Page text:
Tax campaigners urge government to take action to protect umbrella company workers
|The Low Incomes Tax Reform Group (LITRG) is adding its voice to growing calls for regulation of umbrella companies, starting with implementing previous proposals. So far proposed legislation has not been implemented, the Single Enforcement Body has not materialised and there is no current Director of Labour Market Enforcement. As a result, low-income workers continue to be at risk of working through non-compliant umbrella companies, warns LITRG.|
|Umbrella companies are businesses that take on agency workers and contractors as their own employees and as such, are required to deal with pay, tax and other employer obligations. They are used increasingly by low-income workers in the labour market, are often poorly understood and some, non-compliant, umbrella companies do not deal with their pay, tax and other employer obligations correctly. As well as supporting the broad call for regulation, LITRG is also sharing advice for workers on how to avoid common problems with using them (see below).
This call to action is after the publication of ‘Umbrella Companies – Call for Regulation’, a set of proposals for government action in this area, authored by employment status expert Rebecca Seeley Harris. The paper draws heavily on LITRG’s recent research report, ‘Labour Market Intermediaries’1 and urges a consultative approach to the design of regulation, to be pursued as a priority by government.
In the absence of any real progress from government in this area, calls for the regulation of umbrella companies are getting more urgent, with LITRG joining the voices of Matthew Taylor (author of the 2017 Taylor review of modern working practices), the Trade Union Congress (TUC) and the Association of Independent Professionals and the Self-Employed (IPSE), among others.2
Victoria Todd, Head of LITRG, said:
“Umbrella companies have been in the news a lot recently: there was the furore about an umbrella withholding holiday pay from workers,3 the loan charge APPG’s4 report linking umbrella companies to disguised remuneration and now concerns about the use of mini umbrella companies.5 Added to the negative practices by non-compliant umbrella companies highlighted in our own recent report, it is clear what the problems are in this area and that some action is needed.
“The Government previously set out a number of proposals which would, if implemented, be the first steps towards regulation of the sector.6 It is disappointing that none of these proposals have been taken forward. Government must make these actions a priority as well as giving serious consideration to what other steps might be needed.
“Umbrella companies are not always bad. They often perform useful and legitimate functions such as taking on the payroll and HR function of temporary work agencies who can’t or won’t do this in-house and providing an alternative route for freelance contractors who would otherwise have to work through a limited company. Many umbrella companies also adhere to certain standards and are concerned about the welfare of their workers. However, there is a sizeable minority of umbrella companies whose bad practice and non-compliance sadly tarnishes the rest of the industry.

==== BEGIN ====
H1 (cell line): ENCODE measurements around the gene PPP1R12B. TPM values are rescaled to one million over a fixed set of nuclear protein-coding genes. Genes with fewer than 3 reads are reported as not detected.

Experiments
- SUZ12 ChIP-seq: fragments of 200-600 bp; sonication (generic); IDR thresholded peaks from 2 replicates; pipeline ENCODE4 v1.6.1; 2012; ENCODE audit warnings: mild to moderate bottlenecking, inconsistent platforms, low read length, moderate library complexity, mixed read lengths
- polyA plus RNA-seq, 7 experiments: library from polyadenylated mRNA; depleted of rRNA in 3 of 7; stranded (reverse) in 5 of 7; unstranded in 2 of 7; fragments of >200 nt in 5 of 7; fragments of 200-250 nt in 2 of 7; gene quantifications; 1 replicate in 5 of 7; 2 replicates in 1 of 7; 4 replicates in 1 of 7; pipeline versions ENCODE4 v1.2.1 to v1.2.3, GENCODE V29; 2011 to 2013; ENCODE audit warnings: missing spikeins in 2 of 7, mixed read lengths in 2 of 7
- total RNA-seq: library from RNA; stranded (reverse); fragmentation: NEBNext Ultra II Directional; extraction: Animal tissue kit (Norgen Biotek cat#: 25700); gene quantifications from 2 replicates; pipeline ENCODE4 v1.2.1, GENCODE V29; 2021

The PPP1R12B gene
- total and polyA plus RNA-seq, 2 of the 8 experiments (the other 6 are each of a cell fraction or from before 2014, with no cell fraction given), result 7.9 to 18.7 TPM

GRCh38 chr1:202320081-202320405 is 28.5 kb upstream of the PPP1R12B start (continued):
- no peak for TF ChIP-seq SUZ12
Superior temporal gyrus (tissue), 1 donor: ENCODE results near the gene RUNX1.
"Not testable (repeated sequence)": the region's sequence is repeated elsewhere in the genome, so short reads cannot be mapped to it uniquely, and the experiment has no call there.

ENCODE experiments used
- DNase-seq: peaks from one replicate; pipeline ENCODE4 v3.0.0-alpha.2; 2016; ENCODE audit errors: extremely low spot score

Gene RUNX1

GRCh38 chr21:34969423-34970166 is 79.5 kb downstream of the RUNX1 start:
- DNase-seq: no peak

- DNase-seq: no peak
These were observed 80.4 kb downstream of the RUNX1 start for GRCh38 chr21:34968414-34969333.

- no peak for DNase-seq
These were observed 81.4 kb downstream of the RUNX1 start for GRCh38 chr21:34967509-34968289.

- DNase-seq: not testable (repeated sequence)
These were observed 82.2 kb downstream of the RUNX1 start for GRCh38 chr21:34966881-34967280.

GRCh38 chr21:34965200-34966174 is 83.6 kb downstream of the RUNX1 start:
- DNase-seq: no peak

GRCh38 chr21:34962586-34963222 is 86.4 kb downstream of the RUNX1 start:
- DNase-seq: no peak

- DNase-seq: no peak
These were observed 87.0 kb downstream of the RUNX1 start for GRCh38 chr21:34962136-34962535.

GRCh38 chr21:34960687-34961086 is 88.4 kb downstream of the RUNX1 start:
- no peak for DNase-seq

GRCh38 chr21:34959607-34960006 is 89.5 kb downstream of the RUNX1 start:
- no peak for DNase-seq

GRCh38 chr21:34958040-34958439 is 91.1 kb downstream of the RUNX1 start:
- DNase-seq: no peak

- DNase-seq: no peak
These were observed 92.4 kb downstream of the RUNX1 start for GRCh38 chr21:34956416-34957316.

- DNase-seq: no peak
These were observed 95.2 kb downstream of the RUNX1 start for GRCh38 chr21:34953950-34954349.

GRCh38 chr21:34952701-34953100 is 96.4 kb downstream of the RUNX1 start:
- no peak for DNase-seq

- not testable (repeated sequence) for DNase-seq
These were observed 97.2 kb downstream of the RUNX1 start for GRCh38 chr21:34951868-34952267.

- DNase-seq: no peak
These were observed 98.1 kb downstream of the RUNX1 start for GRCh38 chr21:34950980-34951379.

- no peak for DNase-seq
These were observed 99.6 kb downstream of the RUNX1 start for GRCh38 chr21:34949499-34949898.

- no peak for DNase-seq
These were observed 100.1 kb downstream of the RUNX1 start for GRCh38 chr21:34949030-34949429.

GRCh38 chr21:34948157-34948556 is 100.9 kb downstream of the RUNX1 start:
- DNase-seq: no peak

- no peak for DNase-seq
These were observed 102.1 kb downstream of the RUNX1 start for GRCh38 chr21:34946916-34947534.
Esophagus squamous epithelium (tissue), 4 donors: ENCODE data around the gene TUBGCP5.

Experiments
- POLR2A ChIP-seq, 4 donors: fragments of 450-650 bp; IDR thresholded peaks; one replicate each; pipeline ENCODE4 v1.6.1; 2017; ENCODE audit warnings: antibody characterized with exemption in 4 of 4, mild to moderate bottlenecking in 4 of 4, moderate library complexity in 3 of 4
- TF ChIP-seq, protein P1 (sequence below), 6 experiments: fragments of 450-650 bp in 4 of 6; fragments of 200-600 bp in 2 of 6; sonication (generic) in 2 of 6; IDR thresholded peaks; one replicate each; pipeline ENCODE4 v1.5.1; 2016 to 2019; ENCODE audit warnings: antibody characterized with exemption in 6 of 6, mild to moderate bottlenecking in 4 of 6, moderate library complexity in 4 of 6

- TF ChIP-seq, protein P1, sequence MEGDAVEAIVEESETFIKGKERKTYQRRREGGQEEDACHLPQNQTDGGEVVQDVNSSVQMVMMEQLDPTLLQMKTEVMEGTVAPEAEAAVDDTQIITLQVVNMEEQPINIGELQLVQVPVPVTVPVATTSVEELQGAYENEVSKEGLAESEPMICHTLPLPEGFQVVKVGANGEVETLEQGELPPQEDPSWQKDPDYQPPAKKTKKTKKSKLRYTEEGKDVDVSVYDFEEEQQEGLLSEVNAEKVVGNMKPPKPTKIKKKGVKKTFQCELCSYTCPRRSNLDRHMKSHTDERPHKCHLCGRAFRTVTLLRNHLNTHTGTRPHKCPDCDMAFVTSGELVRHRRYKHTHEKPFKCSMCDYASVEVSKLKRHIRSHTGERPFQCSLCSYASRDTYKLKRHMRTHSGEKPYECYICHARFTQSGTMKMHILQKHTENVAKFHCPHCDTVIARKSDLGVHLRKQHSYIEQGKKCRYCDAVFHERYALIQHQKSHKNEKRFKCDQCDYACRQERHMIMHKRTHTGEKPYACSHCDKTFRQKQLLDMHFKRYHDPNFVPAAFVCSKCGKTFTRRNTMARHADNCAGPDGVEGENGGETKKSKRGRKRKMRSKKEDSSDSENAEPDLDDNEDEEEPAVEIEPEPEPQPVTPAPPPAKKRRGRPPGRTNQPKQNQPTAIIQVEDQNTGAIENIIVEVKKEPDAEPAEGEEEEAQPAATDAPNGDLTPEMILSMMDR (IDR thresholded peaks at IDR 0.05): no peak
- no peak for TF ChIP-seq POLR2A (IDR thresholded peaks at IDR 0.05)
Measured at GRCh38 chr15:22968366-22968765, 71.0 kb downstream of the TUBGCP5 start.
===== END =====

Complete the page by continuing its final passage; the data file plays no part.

“Regulation would drive away those umbrella companies that do not respect employment law, which will help protect lower paid agency workers who are vulnerable to exploitation. As they are likely to be the umbrella companies that are also non-compliant with tax law, there is a potential double benefit. There are also wider impacts. For example, non-payment of holiday pay is likely to be impacting considerably on gross wage levels, meaning lower receipts for the Exchequer.
“It was in 2017 that Matthew Taylor first mooted the idea of regulation but nearly four years later, there has been no progress, even though the Government accepted his recommendation. Indeed, it seems further away than ever, given the post of the Director of Labour Market Enforcement, who provides strategic direction for the enforcement bodies, is currently empty.
“The case for some regulation is now overwhelming and we urge the Government to move the issue out of the ‘too hard’ basket, implement previous proposals and consider what other steps are needed to address the many issues in the sector.”
Umbrella companies – tips from LITRG
LITRG is concerned about the lack of understanding about how umbrella companies work by the workers who use them and today it is offering people the following tips on how to find a safe, compliant umbrella company:7
There is no single definition of an umbrella company. Anyone can set up a company and label itself an umbrella company. Some umbrella companies are not compliant with employment and tax law and the sector is currently unregulated. It is vital that you are on guard.